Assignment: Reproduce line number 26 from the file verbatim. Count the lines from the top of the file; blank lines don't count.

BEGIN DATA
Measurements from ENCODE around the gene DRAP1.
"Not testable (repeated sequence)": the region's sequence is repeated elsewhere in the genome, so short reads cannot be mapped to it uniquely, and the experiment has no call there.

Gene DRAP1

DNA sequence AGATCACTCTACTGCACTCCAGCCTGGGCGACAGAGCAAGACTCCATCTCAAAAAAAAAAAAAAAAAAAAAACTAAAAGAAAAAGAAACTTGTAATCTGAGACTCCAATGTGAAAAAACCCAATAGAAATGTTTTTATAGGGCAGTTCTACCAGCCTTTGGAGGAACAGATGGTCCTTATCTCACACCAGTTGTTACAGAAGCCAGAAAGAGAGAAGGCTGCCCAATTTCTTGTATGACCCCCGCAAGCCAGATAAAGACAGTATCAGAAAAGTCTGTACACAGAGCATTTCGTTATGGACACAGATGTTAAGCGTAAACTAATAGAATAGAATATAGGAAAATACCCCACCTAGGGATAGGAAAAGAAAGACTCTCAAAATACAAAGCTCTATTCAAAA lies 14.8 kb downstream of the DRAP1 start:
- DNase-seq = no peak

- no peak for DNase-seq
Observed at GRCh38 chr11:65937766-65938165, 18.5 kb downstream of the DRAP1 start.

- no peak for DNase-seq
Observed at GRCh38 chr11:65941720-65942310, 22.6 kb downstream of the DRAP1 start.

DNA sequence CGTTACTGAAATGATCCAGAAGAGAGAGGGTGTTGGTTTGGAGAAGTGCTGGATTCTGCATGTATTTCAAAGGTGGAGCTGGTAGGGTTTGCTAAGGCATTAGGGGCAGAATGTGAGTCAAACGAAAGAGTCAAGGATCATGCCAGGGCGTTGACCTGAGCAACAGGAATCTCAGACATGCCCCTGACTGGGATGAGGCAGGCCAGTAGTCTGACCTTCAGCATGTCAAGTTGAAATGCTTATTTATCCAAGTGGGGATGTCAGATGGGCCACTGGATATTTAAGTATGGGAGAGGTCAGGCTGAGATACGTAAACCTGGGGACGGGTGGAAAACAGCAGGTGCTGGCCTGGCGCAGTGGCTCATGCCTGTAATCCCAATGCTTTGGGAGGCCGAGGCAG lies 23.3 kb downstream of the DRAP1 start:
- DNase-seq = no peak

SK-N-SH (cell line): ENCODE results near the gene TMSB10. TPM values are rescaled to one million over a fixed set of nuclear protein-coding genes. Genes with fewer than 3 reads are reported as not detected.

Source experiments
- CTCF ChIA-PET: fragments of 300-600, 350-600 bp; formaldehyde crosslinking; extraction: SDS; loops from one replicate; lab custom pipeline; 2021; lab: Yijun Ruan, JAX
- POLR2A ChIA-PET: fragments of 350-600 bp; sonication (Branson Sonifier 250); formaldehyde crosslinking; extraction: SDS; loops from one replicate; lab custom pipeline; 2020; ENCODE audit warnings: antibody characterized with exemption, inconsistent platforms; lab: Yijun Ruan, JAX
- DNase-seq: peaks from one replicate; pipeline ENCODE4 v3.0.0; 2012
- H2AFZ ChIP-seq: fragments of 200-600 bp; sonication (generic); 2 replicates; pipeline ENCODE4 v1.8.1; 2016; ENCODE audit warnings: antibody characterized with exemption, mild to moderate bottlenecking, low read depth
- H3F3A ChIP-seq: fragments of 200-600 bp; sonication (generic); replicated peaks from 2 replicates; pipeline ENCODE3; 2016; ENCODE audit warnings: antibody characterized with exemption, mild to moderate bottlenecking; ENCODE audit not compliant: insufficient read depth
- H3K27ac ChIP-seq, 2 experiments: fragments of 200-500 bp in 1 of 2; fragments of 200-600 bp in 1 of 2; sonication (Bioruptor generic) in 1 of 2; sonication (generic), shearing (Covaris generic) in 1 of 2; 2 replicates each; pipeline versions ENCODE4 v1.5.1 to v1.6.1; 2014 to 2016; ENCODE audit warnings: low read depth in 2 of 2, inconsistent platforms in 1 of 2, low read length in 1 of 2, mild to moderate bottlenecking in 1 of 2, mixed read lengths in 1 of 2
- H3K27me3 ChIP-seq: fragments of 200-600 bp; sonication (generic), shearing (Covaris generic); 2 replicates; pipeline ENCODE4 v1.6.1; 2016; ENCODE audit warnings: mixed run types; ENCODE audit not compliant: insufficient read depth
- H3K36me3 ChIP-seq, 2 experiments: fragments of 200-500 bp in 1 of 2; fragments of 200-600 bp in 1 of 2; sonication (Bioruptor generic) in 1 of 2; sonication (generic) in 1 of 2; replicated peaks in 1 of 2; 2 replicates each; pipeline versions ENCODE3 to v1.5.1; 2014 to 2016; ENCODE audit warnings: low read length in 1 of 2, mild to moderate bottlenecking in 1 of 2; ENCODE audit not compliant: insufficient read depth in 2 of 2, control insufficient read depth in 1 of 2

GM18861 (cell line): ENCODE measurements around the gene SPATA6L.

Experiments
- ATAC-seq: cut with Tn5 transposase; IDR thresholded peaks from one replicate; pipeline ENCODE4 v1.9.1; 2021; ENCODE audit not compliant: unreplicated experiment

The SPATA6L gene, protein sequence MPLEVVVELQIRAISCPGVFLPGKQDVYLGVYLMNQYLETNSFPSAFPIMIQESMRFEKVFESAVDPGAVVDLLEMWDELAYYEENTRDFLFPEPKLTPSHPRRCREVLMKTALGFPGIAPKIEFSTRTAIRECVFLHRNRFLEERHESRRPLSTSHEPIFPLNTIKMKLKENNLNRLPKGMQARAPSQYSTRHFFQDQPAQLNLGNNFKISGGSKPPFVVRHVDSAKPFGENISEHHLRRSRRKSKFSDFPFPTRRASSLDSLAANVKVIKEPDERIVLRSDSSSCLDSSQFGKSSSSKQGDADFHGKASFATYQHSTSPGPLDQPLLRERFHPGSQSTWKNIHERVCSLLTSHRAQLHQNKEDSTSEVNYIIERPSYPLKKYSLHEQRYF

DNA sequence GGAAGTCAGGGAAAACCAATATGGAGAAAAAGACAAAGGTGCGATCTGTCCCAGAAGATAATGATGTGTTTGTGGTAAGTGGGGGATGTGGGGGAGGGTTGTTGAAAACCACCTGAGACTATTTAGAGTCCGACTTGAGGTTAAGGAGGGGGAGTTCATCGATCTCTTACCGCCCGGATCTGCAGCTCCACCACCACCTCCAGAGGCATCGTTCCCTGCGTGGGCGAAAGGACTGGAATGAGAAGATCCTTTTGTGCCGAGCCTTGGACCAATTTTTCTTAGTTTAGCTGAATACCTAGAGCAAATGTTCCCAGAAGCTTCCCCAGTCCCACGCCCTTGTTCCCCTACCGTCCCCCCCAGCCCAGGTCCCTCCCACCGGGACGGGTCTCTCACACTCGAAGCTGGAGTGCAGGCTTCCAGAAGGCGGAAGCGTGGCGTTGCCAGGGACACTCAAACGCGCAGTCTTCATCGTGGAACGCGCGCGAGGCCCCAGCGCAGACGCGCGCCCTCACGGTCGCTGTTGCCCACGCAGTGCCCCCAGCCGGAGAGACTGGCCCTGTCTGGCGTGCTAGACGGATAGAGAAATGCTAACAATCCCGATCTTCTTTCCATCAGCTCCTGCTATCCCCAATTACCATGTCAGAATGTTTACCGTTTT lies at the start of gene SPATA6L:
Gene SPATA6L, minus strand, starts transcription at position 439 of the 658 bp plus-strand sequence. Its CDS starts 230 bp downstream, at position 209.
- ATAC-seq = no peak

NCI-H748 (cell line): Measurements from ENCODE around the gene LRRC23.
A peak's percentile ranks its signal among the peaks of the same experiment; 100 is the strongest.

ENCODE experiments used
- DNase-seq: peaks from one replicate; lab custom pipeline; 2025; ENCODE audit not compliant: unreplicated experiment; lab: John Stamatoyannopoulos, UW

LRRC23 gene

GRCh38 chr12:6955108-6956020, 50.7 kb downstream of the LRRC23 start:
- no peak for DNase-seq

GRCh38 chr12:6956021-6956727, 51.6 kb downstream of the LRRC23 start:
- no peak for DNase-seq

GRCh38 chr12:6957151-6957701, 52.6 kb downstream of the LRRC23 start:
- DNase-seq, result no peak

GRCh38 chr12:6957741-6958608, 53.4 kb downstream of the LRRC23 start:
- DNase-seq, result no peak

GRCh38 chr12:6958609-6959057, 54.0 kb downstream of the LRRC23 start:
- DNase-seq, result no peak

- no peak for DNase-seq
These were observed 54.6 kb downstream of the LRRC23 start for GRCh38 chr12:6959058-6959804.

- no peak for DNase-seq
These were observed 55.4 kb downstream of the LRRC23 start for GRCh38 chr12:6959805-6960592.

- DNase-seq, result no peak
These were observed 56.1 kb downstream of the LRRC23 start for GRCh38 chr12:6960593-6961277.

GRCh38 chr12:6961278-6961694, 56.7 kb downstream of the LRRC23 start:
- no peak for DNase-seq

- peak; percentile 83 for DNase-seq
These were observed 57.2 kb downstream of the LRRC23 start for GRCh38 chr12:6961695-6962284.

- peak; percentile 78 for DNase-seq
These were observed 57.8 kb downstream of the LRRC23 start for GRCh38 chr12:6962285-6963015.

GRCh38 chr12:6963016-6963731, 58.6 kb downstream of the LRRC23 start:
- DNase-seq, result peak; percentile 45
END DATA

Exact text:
DNA sequence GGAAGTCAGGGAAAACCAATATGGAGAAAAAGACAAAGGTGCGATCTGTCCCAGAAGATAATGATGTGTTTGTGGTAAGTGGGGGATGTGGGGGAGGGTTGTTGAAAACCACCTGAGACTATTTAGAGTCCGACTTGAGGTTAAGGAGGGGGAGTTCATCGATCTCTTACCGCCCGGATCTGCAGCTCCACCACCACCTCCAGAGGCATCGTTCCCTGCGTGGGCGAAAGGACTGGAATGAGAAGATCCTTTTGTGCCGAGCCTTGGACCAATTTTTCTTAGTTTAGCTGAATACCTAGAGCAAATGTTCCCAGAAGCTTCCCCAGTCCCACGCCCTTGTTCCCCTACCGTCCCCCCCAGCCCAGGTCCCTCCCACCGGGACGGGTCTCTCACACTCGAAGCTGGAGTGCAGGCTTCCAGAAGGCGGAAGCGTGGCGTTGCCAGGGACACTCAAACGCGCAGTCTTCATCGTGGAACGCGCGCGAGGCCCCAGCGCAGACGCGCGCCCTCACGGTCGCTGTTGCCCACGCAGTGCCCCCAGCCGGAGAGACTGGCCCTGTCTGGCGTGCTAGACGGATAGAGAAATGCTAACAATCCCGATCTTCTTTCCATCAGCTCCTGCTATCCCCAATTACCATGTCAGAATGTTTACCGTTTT lies at the start of gene SPATA6L: